The uptick in Vietnam’s international image is concomitant with a noticeable positive shift in media coverage of the Communist Party’s governance, drowning out previous reports that focused on its persistent assaults on journalists, activists and social media users.
In an article published by Foreign Policy in May, the former Vietnam-based journalist Bill Hayton noted that one reason why “Vietnam’s disease control mechanisms have been so effective, and the reason why they are unlikely to be copied, is that they are the same mechanisms that facilitate and protect the country’s one-party rule.”
Reuters reported this week that Hanoi is once again threatening to close down Facebook in the country due to its apparent unwillingness to censor enough content critical of the Communist Party, despite Facebook’s promises earlier this year to do so.
In some ways, Vietnam had advantages over its Southeast Asian neighbors. Much like China, its GDP growth is driven by manufacturing and exports, which are easier to maintain during a pandemic than sectors reliant on domestic consumption.
The service sector accounted for 45% of Vietnam’s GDP last year but grew by just 3.2% in the first quarter of 2020, down from 6.5% in the same period last year.
Vietnam’s economy is also less dependent than other Southeast Asian states on tourism, which accounted for 9% of its GDP in 2018, compared with 32% for Cambodia and 20% for Thailand. It has thus faced less pressure due to the collapse of international travel.
Vietnam also went into 2020 on the back of two years of robust foreign direct investment flows after the US-China trade war prompted many foreign manufacturers to move their operations to Vietnam, where trade links to the US are more stable and less tariffed.
However, the IMF in its report this week noted that Hanoi’s “decisive steps to contain the health and economic fallout from Covid-19” were a primary reason for positive economic growth this year, a recognition of the Party’s quick and competent response, which has also been conducted with uncharacteristic transparency.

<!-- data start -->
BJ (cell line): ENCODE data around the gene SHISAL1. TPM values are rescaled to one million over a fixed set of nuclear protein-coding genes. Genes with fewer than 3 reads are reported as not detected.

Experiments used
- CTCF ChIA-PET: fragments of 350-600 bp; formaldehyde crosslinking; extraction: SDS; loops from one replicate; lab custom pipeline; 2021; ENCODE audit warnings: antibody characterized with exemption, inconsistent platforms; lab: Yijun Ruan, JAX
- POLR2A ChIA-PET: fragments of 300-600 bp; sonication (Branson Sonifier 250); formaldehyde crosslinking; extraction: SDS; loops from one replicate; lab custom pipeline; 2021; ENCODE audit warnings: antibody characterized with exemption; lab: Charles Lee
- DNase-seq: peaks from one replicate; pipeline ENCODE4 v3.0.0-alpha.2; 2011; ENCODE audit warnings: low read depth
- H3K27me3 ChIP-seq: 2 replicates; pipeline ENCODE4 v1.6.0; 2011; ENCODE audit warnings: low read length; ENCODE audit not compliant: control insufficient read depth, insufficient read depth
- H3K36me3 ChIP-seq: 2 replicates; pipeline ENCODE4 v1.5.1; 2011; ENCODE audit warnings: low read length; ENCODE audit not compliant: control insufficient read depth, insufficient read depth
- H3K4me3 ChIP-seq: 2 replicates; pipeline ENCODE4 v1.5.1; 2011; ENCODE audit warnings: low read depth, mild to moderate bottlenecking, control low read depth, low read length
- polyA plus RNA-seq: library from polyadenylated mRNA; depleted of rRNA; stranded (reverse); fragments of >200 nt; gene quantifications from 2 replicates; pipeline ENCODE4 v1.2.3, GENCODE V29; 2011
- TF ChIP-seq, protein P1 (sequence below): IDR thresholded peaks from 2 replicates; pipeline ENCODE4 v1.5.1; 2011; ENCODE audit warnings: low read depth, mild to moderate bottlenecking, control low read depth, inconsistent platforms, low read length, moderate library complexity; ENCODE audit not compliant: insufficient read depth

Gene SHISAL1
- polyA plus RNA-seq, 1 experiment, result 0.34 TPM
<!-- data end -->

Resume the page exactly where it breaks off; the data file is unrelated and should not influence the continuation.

The IMF expects that recovery to carry over strongly into 2021 with growth of 6.5% “as normalization of domestic and foreign economic activity continues,” it stated in its report.
In the first nine months of the year, Vietnam recorded $21.2 billion in new foreign investment projects and overseas capital injections, equivalent to around 80% of the investment it received over the same period last year, a bumper year for investment.
Many of the investments made this year won’t begin operations until 2021 or later, which also points to a healthy economic recovery.
Almost one-fifth of the entire foreign capital investment this year came from a $4 billion investment from Singapore’s Delta Offshore Energy for a new liquefied natural gas-fired power plant in Bac Lieu province, which won’t be completed until 2024.
As part of Hanoi’s ambition to shift from low-valued added manufacturing to higher-end tech production, Vietnam has also seen this year key investment projects from international electronics firms.